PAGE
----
A logo is more than just a graphic element. It is a powerful tool that can help you build a strong brand identity and connect with your audience. By following these steps and best practices, you can design a logo that represents your brand in the best possible way.

Step 5 : How do I choose a color palette for my brand?

color pallet

Whether you’re designing a website, a logo, an ad, or anything else, picking a colour scheme is a crucial first step. A colour scheme can help you communicate a mood or message, attract attention, and produce a unified and consistent appearance. How, then, do you pick a colour scheme that suits your project? To assist you, consider the following advice and best practises.

a. Different types of colour palettes

Depending on the effect you want to accomplish, you can use a variety of colour palettes in your design project. Here are a few prevalent ones:

  • Monochromatic: This type of colour scheme only employs one hue (or colour), with variations in its brightness and saturation. For instance, azure, sky blue, turquoise, and other shades of blue can be used in a monochromatic palette. A monochromatic palette can produce a simple and elegant appearance, but if used carelessly, it can also be dull or boring.

  • Analogous: This style of colour scheme makes use of hues that are close to one another on the colour spectrum. Green, blue-green, and yellow-green, for instance, can all be found in an analogous colour scheme for the colour green. An analogous colour scheme can give off a harmonious and organic appearance, but if the hues are too similar, it may also lack contrast or interest.

  • Complementary: This colour scheme pairs hues that are directly across from one another on the colour spectrum. For instance, lavender and yellow can be used as complementary colours. A complementary colour scheme can produce a lively and vibrant appearance, but if the hues are not balanced, it can also be too loud or clash.

  • Triadic: This colour scheme makes use of shades that are evenly spread out across the colour wheel. An orange triadic scheme, for instance, might contain orange, green, and purple. If the colours are not coordinated, a triadic palette can be too complicated or perplexing as well as balanced and lively.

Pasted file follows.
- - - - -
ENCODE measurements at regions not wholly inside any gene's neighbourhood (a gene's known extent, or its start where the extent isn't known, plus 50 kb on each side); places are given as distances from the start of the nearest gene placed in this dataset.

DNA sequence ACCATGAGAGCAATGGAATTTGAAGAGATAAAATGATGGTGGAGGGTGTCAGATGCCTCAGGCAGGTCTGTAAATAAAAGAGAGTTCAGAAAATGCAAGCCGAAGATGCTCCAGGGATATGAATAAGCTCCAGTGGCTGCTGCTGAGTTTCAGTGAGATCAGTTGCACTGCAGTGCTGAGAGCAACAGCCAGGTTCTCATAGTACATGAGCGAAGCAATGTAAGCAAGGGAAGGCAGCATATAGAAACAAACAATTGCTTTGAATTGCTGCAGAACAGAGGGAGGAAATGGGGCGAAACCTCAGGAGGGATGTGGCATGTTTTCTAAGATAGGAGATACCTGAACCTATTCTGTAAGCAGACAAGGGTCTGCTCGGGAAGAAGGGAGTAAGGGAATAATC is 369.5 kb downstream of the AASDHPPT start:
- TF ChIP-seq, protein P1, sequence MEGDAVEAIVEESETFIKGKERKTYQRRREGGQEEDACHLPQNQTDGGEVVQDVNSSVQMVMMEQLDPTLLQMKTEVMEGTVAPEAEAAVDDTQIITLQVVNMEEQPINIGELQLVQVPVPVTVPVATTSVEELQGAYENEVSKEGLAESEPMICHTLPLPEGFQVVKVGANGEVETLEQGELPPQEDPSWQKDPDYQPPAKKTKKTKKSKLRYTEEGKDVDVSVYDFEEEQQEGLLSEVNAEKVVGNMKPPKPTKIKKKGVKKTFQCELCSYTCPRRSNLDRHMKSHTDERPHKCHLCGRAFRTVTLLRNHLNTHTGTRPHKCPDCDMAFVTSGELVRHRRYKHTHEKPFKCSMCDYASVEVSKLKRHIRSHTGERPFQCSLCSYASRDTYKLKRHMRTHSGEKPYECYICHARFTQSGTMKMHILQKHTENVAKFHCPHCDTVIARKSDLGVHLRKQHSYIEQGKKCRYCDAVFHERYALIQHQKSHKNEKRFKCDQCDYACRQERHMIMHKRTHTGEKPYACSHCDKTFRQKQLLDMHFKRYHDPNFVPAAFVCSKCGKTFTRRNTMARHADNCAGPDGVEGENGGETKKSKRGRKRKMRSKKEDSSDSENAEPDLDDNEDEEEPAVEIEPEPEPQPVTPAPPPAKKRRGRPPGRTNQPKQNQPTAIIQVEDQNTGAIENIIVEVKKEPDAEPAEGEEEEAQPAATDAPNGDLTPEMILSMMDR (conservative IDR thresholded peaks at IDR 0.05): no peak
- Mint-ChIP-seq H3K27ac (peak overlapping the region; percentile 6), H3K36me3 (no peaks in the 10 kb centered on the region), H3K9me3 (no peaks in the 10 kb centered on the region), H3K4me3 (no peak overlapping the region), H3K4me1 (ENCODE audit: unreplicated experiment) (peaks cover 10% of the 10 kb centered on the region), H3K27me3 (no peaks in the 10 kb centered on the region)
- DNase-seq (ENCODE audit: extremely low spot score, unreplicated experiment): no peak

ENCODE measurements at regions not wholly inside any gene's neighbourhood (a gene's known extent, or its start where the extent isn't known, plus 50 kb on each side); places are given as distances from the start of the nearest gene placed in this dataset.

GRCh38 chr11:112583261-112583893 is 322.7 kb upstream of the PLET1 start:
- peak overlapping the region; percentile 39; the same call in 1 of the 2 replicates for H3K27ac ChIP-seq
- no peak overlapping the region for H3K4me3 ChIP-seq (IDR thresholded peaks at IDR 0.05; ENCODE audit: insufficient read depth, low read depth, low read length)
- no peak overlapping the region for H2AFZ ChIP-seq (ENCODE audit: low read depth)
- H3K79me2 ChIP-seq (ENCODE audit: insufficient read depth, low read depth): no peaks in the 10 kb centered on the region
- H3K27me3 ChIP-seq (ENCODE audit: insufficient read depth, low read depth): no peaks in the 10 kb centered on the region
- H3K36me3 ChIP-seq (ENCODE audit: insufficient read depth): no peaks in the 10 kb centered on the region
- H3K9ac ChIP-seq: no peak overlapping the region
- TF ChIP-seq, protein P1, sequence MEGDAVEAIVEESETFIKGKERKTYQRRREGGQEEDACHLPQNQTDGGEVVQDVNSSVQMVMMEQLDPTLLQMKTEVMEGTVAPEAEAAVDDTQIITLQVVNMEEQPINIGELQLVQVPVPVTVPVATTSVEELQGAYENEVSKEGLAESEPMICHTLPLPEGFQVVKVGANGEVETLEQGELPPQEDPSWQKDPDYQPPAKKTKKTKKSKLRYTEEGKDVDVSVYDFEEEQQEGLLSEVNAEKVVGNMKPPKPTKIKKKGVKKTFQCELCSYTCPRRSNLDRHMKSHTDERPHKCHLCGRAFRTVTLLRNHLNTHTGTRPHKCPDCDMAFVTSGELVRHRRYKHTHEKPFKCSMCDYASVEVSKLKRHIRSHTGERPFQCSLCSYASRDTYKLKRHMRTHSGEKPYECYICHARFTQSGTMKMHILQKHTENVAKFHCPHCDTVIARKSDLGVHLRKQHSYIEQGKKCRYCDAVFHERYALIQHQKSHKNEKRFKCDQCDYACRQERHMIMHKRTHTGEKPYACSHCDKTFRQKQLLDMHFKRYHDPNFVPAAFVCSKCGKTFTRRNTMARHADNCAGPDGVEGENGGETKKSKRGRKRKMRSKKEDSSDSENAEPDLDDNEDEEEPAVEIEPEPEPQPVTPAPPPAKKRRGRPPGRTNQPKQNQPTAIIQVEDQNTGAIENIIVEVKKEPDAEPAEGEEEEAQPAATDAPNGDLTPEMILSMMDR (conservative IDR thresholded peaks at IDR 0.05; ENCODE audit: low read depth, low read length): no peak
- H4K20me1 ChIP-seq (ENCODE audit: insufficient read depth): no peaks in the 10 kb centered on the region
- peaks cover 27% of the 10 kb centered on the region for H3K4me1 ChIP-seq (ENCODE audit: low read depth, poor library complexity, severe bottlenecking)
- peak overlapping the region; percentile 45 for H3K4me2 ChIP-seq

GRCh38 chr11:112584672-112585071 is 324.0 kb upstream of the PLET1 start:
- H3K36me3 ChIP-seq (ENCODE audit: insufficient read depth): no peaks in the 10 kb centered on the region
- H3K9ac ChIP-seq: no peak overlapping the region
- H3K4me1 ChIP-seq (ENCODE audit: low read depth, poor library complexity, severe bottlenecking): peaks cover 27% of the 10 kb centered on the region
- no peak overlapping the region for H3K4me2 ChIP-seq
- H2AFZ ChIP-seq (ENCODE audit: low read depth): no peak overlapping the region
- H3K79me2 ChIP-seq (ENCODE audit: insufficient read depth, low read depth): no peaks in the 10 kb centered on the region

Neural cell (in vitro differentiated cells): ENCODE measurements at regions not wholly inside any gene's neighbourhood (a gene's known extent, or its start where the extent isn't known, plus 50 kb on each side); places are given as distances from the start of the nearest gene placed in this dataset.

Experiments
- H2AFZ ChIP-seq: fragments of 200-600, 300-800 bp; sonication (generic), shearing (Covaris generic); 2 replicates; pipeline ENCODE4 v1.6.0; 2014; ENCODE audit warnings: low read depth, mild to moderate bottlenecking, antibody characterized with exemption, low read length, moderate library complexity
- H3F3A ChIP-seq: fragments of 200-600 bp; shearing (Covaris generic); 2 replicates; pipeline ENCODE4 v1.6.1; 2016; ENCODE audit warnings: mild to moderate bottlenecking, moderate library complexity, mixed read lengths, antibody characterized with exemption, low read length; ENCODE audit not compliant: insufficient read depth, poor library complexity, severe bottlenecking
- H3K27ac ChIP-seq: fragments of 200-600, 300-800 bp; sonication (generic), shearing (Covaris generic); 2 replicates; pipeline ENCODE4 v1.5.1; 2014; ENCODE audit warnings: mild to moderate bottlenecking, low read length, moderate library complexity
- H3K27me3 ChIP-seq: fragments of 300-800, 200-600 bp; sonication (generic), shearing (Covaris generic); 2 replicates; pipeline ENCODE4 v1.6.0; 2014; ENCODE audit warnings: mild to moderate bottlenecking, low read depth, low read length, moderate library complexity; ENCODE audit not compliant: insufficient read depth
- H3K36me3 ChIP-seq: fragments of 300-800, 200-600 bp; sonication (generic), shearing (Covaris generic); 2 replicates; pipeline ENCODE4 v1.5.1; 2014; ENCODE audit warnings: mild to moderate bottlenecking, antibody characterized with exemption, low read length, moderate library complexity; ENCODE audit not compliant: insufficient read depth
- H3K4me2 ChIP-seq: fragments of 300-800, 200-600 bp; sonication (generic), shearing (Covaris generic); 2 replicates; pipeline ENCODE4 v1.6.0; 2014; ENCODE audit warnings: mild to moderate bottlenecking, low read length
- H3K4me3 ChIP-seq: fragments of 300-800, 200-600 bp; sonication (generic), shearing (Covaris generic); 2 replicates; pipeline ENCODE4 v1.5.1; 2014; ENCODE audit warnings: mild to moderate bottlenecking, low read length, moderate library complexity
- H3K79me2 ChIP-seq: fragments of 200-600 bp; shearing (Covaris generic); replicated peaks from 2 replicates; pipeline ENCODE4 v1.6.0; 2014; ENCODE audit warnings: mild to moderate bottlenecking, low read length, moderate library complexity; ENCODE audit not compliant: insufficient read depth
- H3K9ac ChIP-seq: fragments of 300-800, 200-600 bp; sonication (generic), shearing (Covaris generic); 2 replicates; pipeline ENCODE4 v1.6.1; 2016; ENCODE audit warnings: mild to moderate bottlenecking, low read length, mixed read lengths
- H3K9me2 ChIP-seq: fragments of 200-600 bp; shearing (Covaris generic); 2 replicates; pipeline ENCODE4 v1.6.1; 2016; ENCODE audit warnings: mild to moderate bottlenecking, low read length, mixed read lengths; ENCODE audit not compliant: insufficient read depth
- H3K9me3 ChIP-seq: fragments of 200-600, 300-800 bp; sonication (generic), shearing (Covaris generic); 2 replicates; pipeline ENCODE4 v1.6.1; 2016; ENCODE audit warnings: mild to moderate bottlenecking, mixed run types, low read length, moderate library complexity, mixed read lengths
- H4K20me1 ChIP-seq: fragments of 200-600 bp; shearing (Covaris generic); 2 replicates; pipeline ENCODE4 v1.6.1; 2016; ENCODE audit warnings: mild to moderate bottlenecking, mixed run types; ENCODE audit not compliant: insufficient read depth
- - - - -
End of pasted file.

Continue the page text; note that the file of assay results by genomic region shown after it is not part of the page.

b. Understanding colour psychology

Colors have specific psychological effects on human emotions, behavior, and perception. Here’s a brief summary of the psychology behind different colors:

(1) Red: Associated with passion, love, and energy but can also evoke feelings of anger and danger.

  • Suitable for Industry: Consider fast food outlets like McDonald’s and KFC, entertainment options like Netflix, and the auto industry. (think Ferrari and Lamborghini).

(2) Orange: Associated with playfulness, enthusiasm, and warmth.

  • Suitable for Industry: This covers the leisure sector (see Nickelodeon and Fanta), the culinary sector (consider Dunkin’ Donuts and Taco Bell), and the outdoor sector. (think The North Face and REI).

(3) Yellow: Associated with joy, optimism, and happiness but can also create anxiety and irritation.

  • Suitable for Industry: Among them are the industries of food (see McDonald’s and Subway), transportation (consider Yellow Cab and School Buses), and retail. (think Best Buy and IKEA).

(4) Green: Associated with nature, balance, and harmony. Also represents growth and stability.

  • Suitable for Industry: The environmental sector (think Greenpeace and The Nature Conservancy), and the technology sector all fall under this category. (think Android and BP).

(5) Blue: Associated with calmness, trust, and security. Also represents professionalism and productivity.

  • Suitable for Industry: Think of the financial sector (Chase and American Express), the technology sector (IBM and Dell), and the healthcare sector as examples. (think Blue Cross Blue Shield and Pfizer).

(6) Purple: Associated with luxury, wealth, and creativity. Also represents spirituality and innovation.

  • Suitable for Industry: Think about companies like Clairol and L’Oréal in the beauty sector, Yahoo! and Twitch in the technology sector, and the entertainment sector. (think Hallmark and MTV).

(7) Pink: Associated with femininity, love, and compassion.

  • Suitable for Industry: This applicable to the food sector, the healthcare industry, and the beauty industry (think Victoria’s Secret and CoverGirl). (think Susan G. Komen and Avon).

(8) Brown: Associated with nature, warmth, and dependability.

  • Suitable for Industry: The food sector — think Hershey’s and M&Ms — the transportation sector — think UPS and FedEx — and the insurance sector are all examples of this. (think Aflac and Allstate).

(10) White: Associated with purity, cleanliness, and simplicity.

  • Suitable for Industry: Garment business, the healthcare sector (think Philips and Johnson & Johnson), and the technology sector (think Apple and Google). (think Nike and Adidas).

(11) Black: Associated with power, sophistication, and elegance but can also convey an ominous mood.

  • Suitable for Industry: This comprises the high-end sector (consider Chanel and Rolex), the apparel sector (consider Louis Vuitton and Armani), and the vehicle sector. (think Mercedes-Benz and BMW).

c. Best practices for choosing a colour pallete

When choosing a color palette, you can consider factors such as:

  • The psychology of color

  • The cultural associations of color